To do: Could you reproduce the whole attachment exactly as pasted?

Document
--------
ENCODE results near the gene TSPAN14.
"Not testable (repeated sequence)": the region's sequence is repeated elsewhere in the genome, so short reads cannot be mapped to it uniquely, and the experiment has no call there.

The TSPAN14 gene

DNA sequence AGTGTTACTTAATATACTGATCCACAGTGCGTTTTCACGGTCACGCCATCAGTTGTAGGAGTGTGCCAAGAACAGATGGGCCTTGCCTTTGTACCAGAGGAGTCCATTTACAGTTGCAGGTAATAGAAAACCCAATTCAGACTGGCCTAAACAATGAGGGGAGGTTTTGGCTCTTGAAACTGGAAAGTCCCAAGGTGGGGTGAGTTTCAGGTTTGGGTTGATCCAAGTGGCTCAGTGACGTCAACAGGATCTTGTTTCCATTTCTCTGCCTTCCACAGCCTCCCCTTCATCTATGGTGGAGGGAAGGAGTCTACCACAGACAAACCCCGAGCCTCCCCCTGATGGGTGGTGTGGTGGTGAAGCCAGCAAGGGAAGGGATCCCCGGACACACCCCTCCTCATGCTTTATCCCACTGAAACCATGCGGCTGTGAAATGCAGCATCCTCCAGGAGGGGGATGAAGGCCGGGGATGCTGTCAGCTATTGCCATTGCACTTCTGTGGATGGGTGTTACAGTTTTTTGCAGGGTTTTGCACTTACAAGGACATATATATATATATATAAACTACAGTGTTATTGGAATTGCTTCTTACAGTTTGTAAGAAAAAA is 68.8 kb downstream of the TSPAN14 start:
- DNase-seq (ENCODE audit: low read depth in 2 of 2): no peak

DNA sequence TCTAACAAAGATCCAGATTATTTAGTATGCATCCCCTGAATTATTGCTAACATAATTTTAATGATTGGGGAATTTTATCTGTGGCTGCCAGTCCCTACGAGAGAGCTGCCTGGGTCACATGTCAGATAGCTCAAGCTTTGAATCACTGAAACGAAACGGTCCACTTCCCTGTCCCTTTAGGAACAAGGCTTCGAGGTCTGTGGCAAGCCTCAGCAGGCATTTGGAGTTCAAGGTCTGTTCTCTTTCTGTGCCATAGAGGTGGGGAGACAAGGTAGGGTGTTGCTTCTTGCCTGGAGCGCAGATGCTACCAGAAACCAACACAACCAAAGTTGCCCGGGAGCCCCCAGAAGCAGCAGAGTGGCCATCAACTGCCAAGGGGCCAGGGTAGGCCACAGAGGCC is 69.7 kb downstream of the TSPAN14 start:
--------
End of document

ENCODE results near the gene TSPAN14.
"Not testable (repeated sequence)": the region's sequence is repeated elsewhere in the genome, so short reads cannot be mapped to it uniquely, and the experiment has no call there.

The TSPAN14 gene

DNA sequence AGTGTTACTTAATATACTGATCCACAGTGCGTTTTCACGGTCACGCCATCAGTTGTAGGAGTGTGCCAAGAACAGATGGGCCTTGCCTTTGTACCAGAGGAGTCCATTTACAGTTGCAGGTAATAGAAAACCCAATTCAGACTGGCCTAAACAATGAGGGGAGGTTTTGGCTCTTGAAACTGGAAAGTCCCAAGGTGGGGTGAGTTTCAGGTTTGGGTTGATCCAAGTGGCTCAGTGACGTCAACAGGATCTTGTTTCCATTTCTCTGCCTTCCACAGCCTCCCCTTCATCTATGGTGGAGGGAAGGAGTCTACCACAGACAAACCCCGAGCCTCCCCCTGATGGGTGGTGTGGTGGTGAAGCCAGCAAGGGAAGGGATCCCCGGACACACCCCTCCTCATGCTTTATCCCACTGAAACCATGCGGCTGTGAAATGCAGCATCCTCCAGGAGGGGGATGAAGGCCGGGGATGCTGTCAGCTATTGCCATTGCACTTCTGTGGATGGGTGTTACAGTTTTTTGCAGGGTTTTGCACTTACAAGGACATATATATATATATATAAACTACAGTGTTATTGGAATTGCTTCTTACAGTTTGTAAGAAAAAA is 68.8 kb downstream of the TSPAN14 start:
- DNase-seq (ENCODE audit: low read depth in 2 of 2): no peak

DNA sequence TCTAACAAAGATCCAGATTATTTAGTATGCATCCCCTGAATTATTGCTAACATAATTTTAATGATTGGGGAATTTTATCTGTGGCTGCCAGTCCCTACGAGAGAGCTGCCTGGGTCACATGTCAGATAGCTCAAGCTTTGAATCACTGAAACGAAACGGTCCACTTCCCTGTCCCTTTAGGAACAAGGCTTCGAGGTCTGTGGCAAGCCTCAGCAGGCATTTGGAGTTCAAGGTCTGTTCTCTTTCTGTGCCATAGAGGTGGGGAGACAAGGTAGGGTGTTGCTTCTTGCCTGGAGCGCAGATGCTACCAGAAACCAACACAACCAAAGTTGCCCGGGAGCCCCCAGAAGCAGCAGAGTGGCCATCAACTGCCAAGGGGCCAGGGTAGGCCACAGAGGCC is 69.7 kb downstream of the TSPAN14 start: